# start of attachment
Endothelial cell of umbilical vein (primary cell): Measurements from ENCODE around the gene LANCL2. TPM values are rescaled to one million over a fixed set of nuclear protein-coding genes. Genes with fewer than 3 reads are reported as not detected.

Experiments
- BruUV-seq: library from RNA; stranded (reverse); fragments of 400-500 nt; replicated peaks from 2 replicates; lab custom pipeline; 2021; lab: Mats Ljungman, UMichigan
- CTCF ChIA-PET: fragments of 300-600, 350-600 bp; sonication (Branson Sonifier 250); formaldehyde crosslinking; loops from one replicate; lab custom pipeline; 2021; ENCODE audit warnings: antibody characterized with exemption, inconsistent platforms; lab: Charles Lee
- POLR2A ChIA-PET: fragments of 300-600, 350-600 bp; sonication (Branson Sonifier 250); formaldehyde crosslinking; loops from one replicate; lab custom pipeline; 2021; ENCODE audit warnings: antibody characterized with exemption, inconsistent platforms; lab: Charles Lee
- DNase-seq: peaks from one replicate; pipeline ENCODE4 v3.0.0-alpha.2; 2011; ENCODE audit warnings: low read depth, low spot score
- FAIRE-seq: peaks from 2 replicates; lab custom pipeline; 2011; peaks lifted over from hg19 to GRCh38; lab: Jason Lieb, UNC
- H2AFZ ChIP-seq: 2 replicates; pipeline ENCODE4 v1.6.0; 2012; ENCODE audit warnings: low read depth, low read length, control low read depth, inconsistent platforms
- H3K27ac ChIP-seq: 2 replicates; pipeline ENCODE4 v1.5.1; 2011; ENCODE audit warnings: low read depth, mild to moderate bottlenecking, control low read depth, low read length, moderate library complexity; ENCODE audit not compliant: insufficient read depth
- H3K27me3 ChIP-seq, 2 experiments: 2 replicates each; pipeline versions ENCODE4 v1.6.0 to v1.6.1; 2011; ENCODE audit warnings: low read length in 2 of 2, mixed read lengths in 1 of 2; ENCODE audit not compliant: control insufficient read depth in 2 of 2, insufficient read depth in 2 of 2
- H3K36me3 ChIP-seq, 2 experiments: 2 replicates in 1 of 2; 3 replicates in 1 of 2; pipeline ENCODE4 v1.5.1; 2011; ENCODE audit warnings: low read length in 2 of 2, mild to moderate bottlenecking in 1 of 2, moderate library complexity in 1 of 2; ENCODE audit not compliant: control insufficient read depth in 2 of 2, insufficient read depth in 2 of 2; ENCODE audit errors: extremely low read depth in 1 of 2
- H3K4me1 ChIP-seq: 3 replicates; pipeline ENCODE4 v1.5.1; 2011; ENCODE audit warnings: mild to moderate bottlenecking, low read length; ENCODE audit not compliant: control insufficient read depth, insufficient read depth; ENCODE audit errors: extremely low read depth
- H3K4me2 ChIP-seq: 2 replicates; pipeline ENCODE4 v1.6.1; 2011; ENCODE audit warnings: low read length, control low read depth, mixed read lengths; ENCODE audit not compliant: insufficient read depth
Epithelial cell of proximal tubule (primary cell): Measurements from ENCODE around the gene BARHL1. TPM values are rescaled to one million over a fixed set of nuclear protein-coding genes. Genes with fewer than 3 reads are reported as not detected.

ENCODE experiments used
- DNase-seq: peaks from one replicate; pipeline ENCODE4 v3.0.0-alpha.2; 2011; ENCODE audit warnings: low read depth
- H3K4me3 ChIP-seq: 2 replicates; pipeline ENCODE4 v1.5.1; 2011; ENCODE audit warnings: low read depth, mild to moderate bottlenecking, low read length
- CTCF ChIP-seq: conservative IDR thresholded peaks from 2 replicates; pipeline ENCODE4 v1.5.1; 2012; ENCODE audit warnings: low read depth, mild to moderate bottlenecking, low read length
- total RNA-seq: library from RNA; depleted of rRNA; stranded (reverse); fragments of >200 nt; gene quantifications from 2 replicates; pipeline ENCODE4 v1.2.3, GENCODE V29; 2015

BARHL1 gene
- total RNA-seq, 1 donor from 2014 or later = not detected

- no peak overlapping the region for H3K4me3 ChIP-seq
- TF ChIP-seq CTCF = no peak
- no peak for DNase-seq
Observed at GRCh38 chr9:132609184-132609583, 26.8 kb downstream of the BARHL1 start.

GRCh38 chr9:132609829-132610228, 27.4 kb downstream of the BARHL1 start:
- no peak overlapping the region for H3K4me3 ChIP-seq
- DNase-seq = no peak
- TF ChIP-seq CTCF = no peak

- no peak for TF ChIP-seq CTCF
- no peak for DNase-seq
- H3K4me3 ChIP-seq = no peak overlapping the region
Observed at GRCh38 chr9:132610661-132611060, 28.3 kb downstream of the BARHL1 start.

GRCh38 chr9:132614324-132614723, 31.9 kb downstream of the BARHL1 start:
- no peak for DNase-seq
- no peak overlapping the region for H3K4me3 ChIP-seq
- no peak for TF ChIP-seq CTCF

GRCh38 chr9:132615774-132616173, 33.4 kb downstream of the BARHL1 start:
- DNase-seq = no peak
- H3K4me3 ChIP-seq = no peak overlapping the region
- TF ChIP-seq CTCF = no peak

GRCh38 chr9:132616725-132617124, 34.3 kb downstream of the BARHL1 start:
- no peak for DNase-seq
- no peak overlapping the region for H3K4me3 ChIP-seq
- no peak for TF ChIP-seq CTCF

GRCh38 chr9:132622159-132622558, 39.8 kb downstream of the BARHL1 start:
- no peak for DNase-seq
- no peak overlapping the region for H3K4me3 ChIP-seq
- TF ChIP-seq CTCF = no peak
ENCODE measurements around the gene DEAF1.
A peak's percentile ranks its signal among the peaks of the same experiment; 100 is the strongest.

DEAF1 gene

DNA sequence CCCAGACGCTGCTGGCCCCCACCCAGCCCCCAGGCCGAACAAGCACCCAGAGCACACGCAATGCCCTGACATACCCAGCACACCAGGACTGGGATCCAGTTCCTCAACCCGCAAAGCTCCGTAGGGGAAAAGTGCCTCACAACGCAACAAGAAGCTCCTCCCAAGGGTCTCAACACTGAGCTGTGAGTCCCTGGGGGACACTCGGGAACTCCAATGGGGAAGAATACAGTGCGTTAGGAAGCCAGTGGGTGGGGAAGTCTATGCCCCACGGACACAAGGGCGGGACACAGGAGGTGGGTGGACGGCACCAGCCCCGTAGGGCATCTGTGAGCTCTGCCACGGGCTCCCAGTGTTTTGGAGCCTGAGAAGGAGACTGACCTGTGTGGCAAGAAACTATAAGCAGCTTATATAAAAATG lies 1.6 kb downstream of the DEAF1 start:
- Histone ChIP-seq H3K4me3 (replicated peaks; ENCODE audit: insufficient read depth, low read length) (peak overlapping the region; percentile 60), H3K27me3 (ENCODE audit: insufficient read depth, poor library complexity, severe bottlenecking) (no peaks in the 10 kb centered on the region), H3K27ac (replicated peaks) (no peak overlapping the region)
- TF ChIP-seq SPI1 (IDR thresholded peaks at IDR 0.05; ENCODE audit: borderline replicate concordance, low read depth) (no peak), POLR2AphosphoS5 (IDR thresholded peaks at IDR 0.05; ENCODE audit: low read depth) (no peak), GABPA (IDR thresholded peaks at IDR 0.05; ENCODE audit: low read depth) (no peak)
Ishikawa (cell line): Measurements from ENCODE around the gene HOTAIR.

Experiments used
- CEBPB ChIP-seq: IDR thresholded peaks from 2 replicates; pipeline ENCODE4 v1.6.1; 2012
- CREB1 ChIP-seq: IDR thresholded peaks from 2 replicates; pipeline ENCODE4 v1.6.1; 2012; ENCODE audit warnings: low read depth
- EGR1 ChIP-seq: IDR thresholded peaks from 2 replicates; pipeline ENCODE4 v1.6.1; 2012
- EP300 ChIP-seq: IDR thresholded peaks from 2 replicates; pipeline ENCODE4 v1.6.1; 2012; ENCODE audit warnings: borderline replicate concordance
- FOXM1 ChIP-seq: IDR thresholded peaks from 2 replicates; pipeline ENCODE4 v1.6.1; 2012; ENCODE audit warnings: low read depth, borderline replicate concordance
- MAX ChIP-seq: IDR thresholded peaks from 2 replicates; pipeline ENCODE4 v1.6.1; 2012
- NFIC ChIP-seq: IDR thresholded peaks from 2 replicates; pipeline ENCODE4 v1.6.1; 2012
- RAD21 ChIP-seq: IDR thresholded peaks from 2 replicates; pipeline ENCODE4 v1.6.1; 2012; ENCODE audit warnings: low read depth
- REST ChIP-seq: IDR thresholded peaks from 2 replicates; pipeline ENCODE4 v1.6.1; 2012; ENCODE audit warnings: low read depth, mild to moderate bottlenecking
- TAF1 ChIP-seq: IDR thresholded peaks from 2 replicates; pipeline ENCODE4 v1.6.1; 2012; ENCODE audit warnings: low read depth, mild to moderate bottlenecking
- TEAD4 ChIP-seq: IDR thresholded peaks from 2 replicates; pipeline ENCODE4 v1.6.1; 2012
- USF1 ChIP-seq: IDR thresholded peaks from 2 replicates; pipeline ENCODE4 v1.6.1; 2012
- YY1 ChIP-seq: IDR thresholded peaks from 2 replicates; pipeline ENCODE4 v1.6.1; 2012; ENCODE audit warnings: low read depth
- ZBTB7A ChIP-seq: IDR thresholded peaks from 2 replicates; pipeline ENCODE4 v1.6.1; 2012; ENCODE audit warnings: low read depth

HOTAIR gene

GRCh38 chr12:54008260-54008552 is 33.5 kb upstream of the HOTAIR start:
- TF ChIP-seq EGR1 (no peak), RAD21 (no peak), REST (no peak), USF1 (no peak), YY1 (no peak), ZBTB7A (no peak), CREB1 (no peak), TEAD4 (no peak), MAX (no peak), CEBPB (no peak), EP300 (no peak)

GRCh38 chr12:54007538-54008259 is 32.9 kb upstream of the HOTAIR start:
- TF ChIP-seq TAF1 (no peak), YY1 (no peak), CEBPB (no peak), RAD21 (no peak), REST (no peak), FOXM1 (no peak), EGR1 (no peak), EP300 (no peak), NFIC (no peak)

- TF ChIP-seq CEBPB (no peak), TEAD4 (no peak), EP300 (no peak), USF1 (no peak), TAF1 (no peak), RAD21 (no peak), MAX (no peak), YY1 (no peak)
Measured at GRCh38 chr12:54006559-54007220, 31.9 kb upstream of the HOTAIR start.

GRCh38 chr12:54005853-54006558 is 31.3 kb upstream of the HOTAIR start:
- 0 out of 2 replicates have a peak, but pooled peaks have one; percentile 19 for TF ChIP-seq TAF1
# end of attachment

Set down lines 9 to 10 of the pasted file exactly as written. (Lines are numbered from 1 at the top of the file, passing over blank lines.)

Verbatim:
- H3K27ac ChIP-seq: 2 replicates; pipeline ENCODE4 v1.5.1; 2011; ENCODE audit warnings: low read depth, mild to moderate bottlenecking, control low read depth, low read length, moderate library complexity; ENCODE audit not compliant: insufficient read depth
- H3K27me3 ChIP-seq, 2 experiments: 2 replicates each; pipeline versions ENCODE4 v1.6.0 to v1.6.1; 2011; ENCODE audit warnings: low read length in 2 of 2, mixed read lengths in 1 of 2; ENCODE audit not compliant: control insufficient read depth in 2 of 2, insufficient read depth in 2 of 2